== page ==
Horsky et al. categorized the research findings with the following headings: reducing excessive alerting, alerts tiered by levels of interaction severity, Interruptive high-severity alerts, non-interruptive alerts for low-severity interactions, filtering of alerts and rule maintenance, alert content, language and typography, visual and perceptual characteristics. 
Healthcare has been incorporating best practices and proven design principles into IT development at a much slower pace than is necessary to maintain a high level of function and safety for increasingly more complex systems and HIT is therefore often considered as having low reliability, states Horsky et al. Basic HCI standards and guidelines that Horsky et al. review in this report need to be complemented by socio-technical, observational and ethnographic methods to give designers realistic insight into the conditions in which care is provided and the complexities of treating patients with a multitude of comorbid conditions. Safety analyses should not look for a single cause of problems but should consider the system as a whole when looking for ways to make a safer system and avoid unintended consequences of poorly designed HIT. The high rate of drug interaction alerting to even minor possibility of personal discomfort or adverse reaction may in practice counteract the primary objective of CDS to safeguard patients from severe drug injuries.
Horsky et al. highlighted the findings as follows: Alerts should be tiered by severity, have concise text, justification, clear response options, prioritize concurrent alerts, use controlled color sets, consistent terminology, format text to visually associate drug categories, show clinical context data, maintain manageable pick lists, allow multiple entry options and custom order sets.
Horsky et al. succeeds in its objectives. This article was thorough and informative. The findings of this study should impact all CDS systems in a positive way. I highly recommend reading the entire article. The website link can be found in the references.
Other studies suggest that use of human factors design principles may also improve receptiveness to alerts. The two studies appear to compliment one another. It would be interesting to see a study combining optimized "mechanics" with optimized "fit and feel".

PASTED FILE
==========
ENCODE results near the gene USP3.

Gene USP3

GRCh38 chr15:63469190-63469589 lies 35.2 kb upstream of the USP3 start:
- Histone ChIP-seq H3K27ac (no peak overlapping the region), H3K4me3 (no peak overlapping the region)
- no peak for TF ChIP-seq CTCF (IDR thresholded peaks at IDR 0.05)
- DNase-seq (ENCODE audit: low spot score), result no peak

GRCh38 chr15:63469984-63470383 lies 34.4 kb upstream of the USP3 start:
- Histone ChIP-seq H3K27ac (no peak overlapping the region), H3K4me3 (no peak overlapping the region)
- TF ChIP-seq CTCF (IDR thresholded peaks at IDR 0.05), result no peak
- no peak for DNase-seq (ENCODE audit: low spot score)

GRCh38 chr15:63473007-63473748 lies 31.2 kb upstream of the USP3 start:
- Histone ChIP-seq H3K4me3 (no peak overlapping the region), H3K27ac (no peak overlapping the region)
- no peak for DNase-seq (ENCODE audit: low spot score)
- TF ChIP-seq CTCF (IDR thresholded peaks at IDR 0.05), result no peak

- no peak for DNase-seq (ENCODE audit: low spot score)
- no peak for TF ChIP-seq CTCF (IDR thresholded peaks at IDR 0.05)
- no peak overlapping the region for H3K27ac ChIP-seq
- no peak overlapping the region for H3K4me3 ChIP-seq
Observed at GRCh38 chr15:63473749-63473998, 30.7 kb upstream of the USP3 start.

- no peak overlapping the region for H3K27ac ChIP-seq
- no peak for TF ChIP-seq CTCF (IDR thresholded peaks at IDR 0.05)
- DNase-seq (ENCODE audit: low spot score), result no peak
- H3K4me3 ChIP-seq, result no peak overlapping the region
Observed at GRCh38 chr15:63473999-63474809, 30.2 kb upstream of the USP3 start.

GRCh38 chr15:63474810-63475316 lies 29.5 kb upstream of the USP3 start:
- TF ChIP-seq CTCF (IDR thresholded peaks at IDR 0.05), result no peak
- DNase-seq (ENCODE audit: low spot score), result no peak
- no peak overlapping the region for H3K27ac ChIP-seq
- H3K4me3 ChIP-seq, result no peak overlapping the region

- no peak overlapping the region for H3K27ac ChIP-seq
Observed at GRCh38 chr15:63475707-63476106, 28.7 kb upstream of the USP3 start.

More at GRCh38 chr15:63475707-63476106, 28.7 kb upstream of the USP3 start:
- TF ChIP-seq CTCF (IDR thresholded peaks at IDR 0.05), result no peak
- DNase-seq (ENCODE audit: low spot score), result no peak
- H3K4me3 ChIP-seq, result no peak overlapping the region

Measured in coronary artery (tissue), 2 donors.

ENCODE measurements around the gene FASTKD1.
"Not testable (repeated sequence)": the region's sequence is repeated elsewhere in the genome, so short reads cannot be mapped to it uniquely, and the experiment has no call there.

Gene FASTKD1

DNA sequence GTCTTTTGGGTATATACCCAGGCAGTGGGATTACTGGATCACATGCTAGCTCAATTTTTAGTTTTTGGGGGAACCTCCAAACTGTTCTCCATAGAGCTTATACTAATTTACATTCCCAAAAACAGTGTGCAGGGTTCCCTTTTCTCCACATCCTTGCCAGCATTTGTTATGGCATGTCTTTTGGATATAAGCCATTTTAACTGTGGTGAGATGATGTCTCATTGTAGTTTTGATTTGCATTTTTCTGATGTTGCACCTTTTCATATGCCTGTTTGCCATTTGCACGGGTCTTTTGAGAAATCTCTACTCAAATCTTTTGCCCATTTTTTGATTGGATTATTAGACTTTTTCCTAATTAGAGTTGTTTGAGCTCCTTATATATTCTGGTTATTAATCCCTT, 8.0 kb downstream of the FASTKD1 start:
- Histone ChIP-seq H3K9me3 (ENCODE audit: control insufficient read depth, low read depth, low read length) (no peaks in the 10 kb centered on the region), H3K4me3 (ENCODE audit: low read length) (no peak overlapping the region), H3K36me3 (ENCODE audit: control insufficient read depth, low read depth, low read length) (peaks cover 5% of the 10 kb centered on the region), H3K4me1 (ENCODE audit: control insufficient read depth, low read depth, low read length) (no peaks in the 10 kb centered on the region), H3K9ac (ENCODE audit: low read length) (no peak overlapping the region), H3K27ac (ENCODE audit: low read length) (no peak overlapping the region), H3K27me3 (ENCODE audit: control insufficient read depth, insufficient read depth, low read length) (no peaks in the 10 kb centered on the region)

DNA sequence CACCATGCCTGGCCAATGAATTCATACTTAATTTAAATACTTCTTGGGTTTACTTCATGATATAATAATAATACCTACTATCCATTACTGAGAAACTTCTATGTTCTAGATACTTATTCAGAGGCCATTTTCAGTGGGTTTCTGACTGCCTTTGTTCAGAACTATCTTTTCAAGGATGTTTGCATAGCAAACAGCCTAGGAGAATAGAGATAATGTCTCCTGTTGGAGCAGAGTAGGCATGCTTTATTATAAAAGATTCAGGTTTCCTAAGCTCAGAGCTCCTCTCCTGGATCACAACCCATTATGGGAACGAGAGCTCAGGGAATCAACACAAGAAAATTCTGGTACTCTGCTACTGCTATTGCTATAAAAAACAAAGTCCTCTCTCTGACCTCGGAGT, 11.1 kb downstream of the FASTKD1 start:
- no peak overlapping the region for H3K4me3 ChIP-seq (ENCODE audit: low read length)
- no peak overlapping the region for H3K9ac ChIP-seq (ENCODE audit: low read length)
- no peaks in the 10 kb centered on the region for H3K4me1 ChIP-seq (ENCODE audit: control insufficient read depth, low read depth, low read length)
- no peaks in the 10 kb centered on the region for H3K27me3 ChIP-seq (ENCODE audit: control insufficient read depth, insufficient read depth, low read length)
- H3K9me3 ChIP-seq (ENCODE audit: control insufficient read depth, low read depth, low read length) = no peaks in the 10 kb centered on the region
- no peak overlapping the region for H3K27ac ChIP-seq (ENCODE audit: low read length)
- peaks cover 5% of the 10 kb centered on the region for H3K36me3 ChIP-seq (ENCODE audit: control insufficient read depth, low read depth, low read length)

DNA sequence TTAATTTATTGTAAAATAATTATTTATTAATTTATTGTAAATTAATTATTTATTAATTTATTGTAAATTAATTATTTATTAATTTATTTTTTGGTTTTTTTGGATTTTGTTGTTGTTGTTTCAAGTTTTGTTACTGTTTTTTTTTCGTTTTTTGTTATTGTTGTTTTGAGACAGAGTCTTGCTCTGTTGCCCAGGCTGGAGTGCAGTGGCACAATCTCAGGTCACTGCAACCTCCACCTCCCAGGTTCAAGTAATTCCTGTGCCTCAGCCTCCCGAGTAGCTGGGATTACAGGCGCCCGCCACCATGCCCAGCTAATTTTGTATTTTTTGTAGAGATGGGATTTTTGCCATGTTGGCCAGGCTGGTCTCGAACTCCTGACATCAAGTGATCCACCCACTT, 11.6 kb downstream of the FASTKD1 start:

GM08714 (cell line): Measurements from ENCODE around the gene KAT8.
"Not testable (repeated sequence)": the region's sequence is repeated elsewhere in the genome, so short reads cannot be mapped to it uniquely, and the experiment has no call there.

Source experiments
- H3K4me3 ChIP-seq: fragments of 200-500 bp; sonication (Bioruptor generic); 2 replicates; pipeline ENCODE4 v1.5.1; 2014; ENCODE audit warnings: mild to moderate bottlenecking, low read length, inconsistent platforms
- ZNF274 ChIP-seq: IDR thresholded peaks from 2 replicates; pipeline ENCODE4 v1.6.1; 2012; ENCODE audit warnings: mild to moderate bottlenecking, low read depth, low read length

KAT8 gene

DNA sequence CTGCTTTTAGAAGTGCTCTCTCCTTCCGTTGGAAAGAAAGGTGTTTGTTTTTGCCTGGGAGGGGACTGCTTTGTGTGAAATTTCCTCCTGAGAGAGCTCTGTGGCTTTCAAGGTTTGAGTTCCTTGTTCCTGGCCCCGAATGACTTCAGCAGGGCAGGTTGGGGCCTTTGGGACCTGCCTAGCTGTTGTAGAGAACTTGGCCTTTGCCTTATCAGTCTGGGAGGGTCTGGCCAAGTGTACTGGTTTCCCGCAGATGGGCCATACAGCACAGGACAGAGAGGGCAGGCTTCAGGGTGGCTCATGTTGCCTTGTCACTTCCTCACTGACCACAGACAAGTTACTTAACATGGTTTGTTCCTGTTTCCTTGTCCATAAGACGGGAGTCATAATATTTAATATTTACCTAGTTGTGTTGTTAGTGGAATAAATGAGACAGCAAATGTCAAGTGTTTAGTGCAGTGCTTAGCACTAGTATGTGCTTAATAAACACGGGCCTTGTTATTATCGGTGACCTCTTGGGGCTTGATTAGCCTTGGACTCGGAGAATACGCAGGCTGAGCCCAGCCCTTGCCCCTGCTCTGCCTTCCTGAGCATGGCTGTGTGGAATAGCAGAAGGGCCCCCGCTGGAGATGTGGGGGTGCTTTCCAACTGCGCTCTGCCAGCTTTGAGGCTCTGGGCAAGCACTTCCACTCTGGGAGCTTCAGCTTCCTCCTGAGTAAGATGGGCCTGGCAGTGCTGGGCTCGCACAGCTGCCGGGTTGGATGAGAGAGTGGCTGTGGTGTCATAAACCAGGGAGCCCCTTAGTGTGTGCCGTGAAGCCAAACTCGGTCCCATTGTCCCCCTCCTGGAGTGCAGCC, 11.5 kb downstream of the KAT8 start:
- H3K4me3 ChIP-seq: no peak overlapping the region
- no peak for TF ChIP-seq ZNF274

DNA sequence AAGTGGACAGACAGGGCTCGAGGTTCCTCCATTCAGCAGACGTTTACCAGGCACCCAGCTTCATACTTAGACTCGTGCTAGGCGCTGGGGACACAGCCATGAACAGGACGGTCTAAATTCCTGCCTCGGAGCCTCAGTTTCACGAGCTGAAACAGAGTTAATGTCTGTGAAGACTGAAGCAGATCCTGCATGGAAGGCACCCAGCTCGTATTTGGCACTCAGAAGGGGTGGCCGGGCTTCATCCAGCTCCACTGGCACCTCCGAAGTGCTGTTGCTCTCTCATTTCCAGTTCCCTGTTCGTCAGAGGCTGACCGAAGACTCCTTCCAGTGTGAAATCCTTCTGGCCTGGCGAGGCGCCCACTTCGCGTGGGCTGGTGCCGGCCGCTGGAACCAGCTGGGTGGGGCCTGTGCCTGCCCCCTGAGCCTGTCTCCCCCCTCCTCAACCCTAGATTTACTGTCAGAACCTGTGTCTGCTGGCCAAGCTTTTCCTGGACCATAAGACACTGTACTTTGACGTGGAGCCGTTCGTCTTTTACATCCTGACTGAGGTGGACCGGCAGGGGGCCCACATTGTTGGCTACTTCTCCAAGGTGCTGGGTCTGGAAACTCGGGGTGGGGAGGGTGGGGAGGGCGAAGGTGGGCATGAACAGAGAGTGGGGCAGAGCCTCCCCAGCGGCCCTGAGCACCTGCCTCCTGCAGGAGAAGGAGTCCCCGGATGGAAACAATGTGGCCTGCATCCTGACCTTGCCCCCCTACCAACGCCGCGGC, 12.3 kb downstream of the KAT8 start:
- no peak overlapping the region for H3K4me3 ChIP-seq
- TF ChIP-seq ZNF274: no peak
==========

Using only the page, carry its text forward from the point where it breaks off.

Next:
The article I reviewed states that, the value of the CDS depends on the quality of its design. And, it recommends three points to be considered during the design phase of CDS • Problem identification • Select a specific approach to the identified problem • And, a corresponding solution should be designed in a way that fits into the workflow at hand. I believe having those three points during designing phase will result in a CDS that lives up to its expectation. Eberhardt, J, Bilchick, A, Stojadinovic, A. (March, 2012). Clinical decision support systems: Potential with Pitfalls. Journal of Surgical Oncology, Vol#105, 502-510 DOI: 10.1002/jso.23053
- Horsky, J., Phansalkar, S., Desai, A., Bell, D., & Middleton, B. (2013). Design of decision support interventions for medication prescribing. International Journal of Medical Informatics, 82(6), 492–503. doi:10.1016/j.ijmedinf.2013.02.003 http://ca3cx5qj7w.search.serialssolutions.com/?ctx_ver=Z39.88-2004&ctx_enc=info%3Aofi%2Fenc%3AUTF-8&rfr_id=info:sid/summon.serialssolutions.com&rft_val_fmt=info:ofi/fmt:kev:mtx:journal&rft.genre=article&rft.atitle=Design+of+decision+support+interventions+for+medication+prescribing&rft.jtitle=International+Journal+of+Medical+Informatics&rft.au=Horsky%2C+Jan&rft.au=Phansalkar%2C+Shobha&rft.au=Desai%2C+Amrita&rft.au=Bell%2C+Douglas&rft.date=2013-06-01&rft.pub=Elsevier+B.V&rft.issn=1386-5056&rft.eissn=1872-8243&rft.volume=82&rft.issue=6&rft.spage=492&rft.externalDBID=n%2Fa&rft.externalDocID=331196429¶mdict=en-US